We encounter the simplicity of God at the cross. Michael Horton, The Christian Faith: A Systematic Theology for Pilgrims on the Way, p. 229: “Simplicity reminds us that God is never self-conflicted. In God’s eternal decree, even in the most obvious example of possible inner conflict (namely, the cross), justice and mercy, righteous wrath and gracious love, embrace…. At the place where the outpouring of his wrath is concentrated, so too is his love.”
How can God be loving if he sent his Son to die on a cross for the sins of others? Why couldn’t he just forgive everyone instead of putting his Son through all that suffering? The answer is that God can never deny himself; therefore, he must uphold all of his attributes. And we find no clearer evidence of this than at the cross.
Because he is spirit, God is always purely all of his attributes in complete perfection and unity. It is impossible for God’s mercy to override his justice. His holiness never conflicts with his love. Here are eight attributes of God we encounter at the cross, along with related Scripture passages and helpful quotes from respected theologians:
1. We encounter the holiness of God at the cross.
R. C. Sproul, The Holiness of God, p. 38: “When the Bible calls God holy, it means primarily that God is transcendentally separate. He is so far above and beyond us that He seems almost totally foreign to us. To be holy is to be ‘other,’ to be different in a special way.”
Related Bible Verses:
And one called to another and said: “Holy, holy, holy is the LORD of hosts; the whole earth is full of his glory!” (Isa. 6:3)
“What have you to do with us, Jesus of Nazareth? Have you come to destroy us? I know who you are—the Holy One of God.” (Mark 1:25)
For it was indeed fitting that we should have such a high priest, holy, innocent, unstained, separated from sinners, and exalted above the heavens. (Heb. 7:26)
But you are a chosen race, a royal priesthood, a holy nation, a people for his own possession, that you may proclaim the excellencies of him who called you out of darkness into his marvelous light. (1 Pet. 2:9)
2. We encounter the righteousness of God at the cross.
Louis Berkhof, Systematic Theology, p. 74: “The fundamental idea of righteousness is that of strict adherence to the law. Among men it presupposes that there is a law to which they must conform…. [and] though there is no law above God, there is certainly a law in the very nature of God, and this is the highest possible standard, by which all other laws are judged.”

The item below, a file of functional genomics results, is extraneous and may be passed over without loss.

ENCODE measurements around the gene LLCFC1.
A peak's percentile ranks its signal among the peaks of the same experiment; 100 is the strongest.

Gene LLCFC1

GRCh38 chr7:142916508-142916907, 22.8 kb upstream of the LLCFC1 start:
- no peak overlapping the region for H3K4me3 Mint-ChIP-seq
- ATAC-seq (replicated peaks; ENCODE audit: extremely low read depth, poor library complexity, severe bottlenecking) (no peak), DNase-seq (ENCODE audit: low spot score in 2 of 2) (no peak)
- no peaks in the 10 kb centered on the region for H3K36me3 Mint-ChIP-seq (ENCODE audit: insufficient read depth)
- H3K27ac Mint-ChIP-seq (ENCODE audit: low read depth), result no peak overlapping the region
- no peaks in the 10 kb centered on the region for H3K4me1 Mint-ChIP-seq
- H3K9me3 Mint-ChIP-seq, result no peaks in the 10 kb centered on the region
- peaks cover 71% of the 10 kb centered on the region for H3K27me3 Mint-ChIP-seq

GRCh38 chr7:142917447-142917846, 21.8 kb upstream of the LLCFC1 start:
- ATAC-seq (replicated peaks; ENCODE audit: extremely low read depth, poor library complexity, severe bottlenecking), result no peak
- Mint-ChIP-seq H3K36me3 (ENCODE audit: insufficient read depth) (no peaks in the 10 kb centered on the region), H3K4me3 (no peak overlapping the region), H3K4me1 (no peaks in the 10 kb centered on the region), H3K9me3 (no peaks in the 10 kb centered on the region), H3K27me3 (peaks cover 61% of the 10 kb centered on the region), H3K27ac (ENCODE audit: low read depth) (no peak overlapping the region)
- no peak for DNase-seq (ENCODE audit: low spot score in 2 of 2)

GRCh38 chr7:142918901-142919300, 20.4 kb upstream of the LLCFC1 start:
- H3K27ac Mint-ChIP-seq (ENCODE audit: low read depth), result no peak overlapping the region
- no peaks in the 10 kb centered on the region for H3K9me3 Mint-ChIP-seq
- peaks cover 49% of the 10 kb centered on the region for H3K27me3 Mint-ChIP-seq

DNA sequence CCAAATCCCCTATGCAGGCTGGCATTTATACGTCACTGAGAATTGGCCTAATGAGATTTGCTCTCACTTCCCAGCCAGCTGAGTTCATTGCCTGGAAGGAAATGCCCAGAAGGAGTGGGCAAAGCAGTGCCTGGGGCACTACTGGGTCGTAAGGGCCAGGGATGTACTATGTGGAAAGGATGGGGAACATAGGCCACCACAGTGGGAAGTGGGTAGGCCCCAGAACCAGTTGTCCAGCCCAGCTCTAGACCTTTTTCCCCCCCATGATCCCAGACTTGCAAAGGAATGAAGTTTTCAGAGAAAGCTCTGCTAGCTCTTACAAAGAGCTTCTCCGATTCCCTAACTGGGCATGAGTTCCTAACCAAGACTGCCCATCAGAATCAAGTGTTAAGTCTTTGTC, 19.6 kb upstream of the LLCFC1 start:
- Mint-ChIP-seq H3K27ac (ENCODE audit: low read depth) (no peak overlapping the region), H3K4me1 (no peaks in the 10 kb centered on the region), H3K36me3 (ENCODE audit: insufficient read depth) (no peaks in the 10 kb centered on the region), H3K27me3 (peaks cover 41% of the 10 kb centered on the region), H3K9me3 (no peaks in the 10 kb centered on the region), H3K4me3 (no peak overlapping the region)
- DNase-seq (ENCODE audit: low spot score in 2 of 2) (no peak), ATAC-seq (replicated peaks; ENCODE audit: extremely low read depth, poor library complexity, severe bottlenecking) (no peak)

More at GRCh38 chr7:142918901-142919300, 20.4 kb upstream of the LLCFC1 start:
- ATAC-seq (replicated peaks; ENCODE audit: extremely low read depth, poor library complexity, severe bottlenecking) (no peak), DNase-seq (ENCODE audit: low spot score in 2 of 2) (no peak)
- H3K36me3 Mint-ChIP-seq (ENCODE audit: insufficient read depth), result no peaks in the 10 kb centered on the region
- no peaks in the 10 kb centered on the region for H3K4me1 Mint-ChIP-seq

Related Bible Verses:
God is a righteous judge, and a God who feels indignation every day. (Ps. 7:11)
For the Lord is righteous; he loves righteous deeds; the upright shall behold his face. (Ps. 11:7)
“But seek first the kingdom of God and his righteousness, and all these things will be added to you.” (Matt. 6:33)
For all have sinned and fall short of the glory of God, and are justified by his grace as a gift, through the redemption that is in Christ Jesus, whom God put forward as a propitiation by his blood, to be received by faith. This was to show God’s righteousness, because in his divine forbearance he had passed over former sins. (Rom. 3:23-25)
3. We encounter the justice of God at the cross.
John Calvin, Institutes of the Christian Religion, II.17.4: “It is especially worth-while to ponder the analogy set forth by Paul: ‘Christ…became a curse for us,’ etc. [Gal. 3:13]. It was superfluous, even absurd, for Christ to be burdened with a curse, unless it was to acquire righteousness for others by paying what they owed. Isaiah’s testimony is also clear: ‘The chastisement of our peace was laid upon Christ, and with his stripes healing has come to us’ [Isa. 53:5]. For unless Christ had made satisfaction for our sins, it would not have been said that he appeased God by taking upon himself the penalty to which we were subject.”
Related Bible Verses:
Yet it was the will of the Lord to crush him;
he has put him to grief;
when his soul makes an offering for guilt,
he shall see his offspring; he shall prolong his days;
the will of the Lord shall prosper in his hand.
Out of the anguish of his soul he shall see and be satisfied;
by his knowledge shall the righteous one, my servant,
make many to be accounted righteous. (Isa. 53:10-11)